My husband and I have been blessed with good health for many years. So, when we both began having health issues last winter we learned some valuable lessons. Our first lesson was to listen to our own bodies. If we are honest with ourselves, we know when something is not right. In my husband’s case, he went into complete denial, and blamed his symptoms on the holidays, etc. etc. When he finally passed out behind the wheel, and we headed straight to the E.R., we discovered that his heart was beating at 32 beats per minute. Not good! A pacemaker was the answer, and he is doing great now, but a panic E.R. visit could have been avoided had we paid better attention to his symptoms.
The second lesson we learned is truly one of denial. I was driving up I 95 on my way to a marketing appointment, when my chest felt like waves were going across it. I blamed it on a little tension, and kept going. When I arrived at my appointment, a nurse on duty took my blood pressure, and wanted to call 911. I was in A fib. No, not me, she had to be wrong. On our way to the E.R., I even had my daughter stop at a fire station to do an EKG because I was sure the nurse was overreacting. I ended up in the hospital for three days, and it took 24 hours to bring my heart back into normal rhythm. Just because you are a very healthy person, it does not mean that things can’t change. Again, listen to your body.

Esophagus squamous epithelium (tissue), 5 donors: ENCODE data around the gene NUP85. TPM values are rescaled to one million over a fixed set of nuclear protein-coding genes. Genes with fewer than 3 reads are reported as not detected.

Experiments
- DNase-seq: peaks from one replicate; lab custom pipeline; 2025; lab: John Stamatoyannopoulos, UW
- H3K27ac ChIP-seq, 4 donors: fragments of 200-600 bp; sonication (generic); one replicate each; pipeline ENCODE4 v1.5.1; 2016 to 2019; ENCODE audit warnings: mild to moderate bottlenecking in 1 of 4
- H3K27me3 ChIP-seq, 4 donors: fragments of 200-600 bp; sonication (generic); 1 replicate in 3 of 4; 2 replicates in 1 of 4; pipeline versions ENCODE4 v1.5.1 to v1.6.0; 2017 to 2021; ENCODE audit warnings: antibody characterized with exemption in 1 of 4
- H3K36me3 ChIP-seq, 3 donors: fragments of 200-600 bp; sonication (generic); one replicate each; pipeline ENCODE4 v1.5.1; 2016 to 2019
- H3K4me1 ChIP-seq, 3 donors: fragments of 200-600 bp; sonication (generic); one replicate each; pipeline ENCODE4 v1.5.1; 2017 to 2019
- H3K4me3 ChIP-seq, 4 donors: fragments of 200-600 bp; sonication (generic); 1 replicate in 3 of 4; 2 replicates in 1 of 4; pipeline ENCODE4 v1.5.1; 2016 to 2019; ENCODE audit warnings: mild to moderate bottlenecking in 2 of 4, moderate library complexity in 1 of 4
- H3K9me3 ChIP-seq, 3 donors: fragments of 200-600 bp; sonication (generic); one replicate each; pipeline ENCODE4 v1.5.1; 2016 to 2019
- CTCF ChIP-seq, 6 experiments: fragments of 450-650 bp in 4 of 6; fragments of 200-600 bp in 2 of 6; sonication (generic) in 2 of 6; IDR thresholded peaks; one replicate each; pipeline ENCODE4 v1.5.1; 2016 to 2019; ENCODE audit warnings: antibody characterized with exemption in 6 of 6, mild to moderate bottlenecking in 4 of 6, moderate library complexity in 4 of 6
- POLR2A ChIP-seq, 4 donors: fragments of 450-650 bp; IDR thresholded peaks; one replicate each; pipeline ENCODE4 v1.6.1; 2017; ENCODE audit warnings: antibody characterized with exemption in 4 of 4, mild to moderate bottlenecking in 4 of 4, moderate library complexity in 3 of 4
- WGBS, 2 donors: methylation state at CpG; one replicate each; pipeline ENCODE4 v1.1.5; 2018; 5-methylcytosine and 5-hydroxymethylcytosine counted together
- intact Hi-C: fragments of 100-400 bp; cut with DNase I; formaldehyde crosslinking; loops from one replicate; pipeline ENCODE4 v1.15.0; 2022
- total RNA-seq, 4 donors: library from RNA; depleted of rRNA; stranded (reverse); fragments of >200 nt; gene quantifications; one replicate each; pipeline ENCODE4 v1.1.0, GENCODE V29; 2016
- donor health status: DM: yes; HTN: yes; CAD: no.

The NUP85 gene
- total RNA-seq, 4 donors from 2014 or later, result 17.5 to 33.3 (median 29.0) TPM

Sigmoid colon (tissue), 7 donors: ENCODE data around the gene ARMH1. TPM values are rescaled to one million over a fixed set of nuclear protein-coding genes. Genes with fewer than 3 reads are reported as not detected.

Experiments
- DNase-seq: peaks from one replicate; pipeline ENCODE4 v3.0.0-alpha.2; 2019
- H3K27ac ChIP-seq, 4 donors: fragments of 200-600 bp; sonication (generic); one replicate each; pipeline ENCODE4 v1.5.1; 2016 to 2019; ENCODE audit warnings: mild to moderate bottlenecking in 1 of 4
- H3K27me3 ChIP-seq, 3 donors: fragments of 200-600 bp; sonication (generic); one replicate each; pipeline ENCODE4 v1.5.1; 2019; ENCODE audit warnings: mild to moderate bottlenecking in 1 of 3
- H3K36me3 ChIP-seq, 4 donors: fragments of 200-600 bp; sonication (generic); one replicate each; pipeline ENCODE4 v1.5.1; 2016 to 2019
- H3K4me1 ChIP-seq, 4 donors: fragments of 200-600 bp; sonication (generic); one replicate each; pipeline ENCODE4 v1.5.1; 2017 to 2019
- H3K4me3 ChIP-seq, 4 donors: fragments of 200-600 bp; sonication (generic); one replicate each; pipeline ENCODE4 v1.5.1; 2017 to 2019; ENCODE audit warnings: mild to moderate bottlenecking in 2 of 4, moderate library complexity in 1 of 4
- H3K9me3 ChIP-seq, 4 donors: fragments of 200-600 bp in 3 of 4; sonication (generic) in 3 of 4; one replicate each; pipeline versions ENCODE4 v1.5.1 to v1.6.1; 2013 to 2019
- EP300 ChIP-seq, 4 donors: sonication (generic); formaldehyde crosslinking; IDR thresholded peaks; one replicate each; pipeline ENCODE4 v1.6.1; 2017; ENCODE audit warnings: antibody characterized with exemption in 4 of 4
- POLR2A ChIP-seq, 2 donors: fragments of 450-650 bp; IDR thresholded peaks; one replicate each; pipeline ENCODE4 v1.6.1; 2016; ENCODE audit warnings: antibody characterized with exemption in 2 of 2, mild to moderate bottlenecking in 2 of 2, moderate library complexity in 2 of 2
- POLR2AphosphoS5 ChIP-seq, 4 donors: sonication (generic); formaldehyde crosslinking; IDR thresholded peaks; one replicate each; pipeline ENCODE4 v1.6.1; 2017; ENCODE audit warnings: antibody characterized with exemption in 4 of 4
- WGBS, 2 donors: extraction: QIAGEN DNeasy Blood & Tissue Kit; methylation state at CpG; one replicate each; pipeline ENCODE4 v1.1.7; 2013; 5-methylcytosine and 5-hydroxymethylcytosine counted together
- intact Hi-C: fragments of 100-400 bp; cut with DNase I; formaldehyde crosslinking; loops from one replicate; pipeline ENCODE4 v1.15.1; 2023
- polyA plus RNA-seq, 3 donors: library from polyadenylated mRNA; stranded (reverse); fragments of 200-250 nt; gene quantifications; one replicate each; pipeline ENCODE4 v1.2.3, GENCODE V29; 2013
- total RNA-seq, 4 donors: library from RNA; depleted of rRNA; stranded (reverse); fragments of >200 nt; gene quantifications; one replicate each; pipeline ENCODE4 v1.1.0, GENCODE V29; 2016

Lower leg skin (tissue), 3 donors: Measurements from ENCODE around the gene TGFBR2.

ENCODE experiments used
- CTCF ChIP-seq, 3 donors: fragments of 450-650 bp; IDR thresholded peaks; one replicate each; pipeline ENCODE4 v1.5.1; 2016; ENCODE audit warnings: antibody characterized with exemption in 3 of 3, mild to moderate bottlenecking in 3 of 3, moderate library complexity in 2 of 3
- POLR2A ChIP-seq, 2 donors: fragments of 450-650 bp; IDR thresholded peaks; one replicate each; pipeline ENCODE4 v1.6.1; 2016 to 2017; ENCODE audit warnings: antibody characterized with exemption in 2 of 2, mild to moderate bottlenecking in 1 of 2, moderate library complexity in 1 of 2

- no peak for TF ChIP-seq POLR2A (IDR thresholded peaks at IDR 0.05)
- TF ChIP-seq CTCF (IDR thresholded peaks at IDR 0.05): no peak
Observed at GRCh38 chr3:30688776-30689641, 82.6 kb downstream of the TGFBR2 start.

Another lesson learned is to be cautious when you are given a new prescription. Before you take the first pill, list all of your meds, both prescription and non prescription in your computer, and see if there will be any interactions between your current meds, and the new one prescribed. I was given an antibiotic by my physician who has a complete record of all my meds. I took the first pill that evening and suffered hallucinations during the night. We searched online and checked out my meds the following morning, and sure enough, the cause was an interaction between the antibiotic, and my low dose aspirin and Vitamin E. Even though your doctor and the pharmacy have a list of all your meds, it doesn’t mean that they take the time to check for drug interactions. Sometimes, you are your own best physician.
Lastly, listen to your doctor and your family when they are concerned about the chance you might take a fall. This past week, our office received three calls regarding a client who had fallen at home and are now facing both hospital and rehab stays. Two of these clients spent two days on the floor before they were found. When you are told to use a cane or walker take it seriously. If you are living alone, make sure you have a life alert necklace or bracelet, and make sure you wear it. Whenever we do an assessment, we ask people if they have a life alert. Most of them say yes, but it is in the draw. Your nightstand is not going to mosey over to where you have fallen, so you can sound the alarm! If your family has purchased one of these devices to keep you safe, thank God they are interested in your welfare, and wear it all the time. Falls are the biggest problem for seniors, and the cause of many hospital stays, so be smart, and stay healthy.